Fashion’s Presence in the Community

How is fashion represented in the school building?


Gloria Namgung, Editor-in-Chief

With seasons changing and temperatures dropping, fashion is also everchanging with visibly more clothes and layers to coincide with the colder weather.

Fashion is everywhere in the school. Different styles and aesthetics are openly represented by all students that walk in and walk out of the building every day.

“I really love the 70s so I like really baggy, loose pants and some like bell bottoms. I’ve also always loved sweater vests,” said Kyla St. Germain (12). 

Because the school community is so diverse as a whole, the fashion and clothing are very distinct from it. Some may go all out to enact what they’re feeling that day or what person they are, while others may stick to the basics. 

“I’ve just been wearing jeans and a sweatshirt,” said Elena Mabonghot (10). 

As style can be so differentiated for each person, different points of view could be brought to the table. For instance, a clothing trend that may be underrated for one individual could be overrated for another.

“I feel like loafers are really underrated,” said Renata Becerra (11). 

Fashion is all about self-identity and self-expression. It depicts who you are as a person and what personality or character traits you contain as an individual that make you, you.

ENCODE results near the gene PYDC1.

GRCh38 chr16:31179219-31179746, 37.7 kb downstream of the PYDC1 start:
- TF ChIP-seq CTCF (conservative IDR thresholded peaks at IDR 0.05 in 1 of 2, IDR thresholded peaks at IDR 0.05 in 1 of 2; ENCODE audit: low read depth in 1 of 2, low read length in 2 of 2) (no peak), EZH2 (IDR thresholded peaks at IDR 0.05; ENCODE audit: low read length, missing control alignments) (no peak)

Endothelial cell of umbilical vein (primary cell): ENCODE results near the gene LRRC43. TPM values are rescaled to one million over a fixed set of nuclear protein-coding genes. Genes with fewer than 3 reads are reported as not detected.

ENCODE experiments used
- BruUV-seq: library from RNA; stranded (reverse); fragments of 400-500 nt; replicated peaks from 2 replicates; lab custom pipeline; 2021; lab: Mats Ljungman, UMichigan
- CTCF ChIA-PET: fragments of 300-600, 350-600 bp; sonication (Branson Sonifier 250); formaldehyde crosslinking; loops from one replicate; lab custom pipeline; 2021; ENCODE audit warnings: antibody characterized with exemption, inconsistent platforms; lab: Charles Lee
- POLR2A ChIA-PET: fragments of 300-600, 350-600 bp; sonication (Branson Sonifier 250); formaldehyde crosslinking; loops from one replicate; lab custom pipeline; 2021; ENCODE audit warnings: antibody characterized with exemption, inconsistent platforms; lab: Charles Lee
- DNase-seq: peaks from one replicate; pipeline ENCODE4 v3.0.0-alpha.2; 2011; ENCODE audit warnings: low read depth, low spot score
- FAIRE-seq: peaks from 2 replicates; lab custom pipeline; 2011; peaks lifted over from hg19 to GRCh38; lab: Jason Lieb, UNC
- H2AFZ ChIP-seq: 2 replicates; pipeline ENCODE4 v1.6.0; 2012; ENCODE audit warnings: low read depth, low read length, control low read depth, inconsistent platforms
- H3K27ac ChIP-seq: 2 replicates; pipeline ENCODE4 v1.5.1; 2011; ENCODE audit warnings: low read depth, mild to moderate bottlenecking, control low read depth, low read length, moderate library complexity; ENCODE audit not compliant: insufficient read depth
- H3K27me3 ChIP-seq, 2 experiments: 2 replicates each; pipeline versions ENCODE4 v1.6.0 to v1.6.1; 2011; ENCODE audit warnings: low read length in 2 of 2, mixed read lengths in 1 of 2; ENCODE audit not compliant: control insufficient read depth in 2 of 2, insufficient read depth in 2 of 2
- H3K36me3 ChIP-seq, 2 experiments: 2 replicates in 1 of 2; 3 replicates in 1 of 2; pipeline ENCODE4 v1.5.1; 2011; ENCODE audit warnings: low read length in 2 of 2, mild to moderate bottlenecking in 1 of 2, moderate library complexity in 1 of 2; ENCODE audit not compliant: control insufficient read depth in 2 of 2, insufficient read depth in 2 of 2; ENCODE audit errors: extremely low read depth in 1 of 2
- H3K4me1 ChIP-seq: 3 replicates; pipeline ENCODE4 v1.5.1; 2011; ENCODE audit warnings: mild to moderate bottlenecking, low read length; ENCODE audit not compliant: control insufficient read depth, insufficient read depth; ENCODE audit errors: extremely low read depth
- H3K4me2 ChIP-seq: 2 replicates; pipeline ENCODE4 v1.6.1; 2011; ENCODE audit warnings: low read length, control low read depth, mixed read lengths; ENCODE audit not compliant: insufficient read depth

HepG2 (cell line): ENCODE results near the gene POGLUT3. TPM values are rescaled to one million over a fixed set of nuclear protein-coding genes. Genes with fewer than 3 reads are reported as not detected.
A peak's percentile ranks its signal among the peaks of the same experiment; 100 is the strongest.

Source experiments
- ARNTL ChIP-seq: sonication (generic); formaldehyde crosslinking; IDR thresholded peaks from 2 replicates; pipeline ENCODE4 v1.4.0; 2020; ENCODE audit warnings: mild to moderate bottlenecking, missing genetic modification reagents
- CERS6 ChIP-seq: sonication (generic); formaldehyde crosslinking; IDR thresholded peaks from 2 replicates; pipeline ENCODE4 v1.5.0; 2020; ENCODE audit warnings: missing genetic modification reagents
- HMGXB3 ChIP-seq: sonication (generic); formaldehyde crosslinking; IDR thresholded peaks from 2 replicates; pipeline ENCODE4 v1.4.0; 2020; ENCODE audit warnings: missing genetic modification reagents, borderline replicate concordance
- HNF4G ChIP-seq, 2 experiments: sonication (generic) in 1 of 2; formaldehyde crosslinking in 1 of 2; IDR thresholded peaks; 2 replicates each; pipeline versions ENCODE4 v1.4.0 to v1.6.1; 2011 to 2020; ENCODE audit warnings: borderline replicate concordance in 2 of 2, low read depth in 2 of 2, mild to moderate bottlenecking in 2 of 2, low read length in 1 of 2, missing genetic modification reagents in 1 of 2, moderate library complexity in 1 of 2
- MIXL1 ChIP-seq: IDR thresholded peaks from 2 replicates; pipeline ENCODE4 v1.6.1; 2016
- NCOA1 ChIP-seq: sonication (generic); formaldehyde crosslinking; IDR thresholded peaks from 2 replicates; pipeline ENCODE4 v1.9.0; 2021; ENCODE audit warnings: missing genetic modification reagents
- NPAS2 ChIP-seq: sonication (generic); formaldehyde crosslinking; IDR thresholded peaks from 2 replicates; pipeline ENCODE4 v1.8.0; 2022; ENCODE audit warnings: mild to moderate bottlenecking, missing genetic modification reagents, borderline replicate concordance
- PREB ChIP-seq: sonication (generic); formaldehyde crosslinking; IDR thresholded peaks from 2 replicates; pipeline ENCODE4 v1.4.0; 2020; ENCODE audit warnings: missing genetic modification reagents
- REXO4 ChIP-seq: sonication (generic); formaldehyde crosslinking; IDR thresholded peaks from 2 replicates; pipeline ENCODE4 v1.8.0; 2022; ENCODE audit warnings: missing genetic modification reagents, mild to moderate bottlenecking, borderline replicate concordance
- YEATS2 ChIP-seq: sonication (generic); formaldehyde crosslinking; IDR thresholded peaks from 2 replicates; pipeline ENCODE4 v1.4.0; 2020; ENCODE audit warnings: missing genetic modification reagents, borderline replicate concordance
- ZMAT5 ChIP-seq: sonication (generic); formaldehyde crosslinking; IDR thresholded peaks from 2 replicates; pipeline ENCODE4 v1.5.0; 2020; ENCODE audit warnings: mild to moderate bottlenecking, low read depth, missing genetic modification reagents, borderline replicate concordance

In line with Rocky Mountain PBS, fashion is “a language which tells a story about the person who wears it”. 

From wearing comfortable gray sweats to a professional suit and tie, many light presumptions could be made about who a person is. Attitudes, behaviors, and/or beliefs are all traits that are specifically catered toward one individual.

“I feel like with clothes you could really express the way that you feel a day or something like that,” said Becerra. 

If a person is in more comfortable wear, they could be more relaxed and nonchalant as a character. On the other hand, if somebody is wearing more vibrant and bright colors, they could be classified as outgoing and open. 

“It’s [fashion]  just something that’s just like a statement. It’s like you’re not necessarily basic, but you don’t go with the herd and it’s just kind of like I wear what I want to wear. It’s not for you. That’s another way of saying it’s an expression. You’re not wearing what you’d like for other people and it’s just for you,” said St. Germain. 

Fashion and different styles are interpreted by all students in the building intentionally or even unintentionally. From head to toe, clothes can speak for the person wearing them.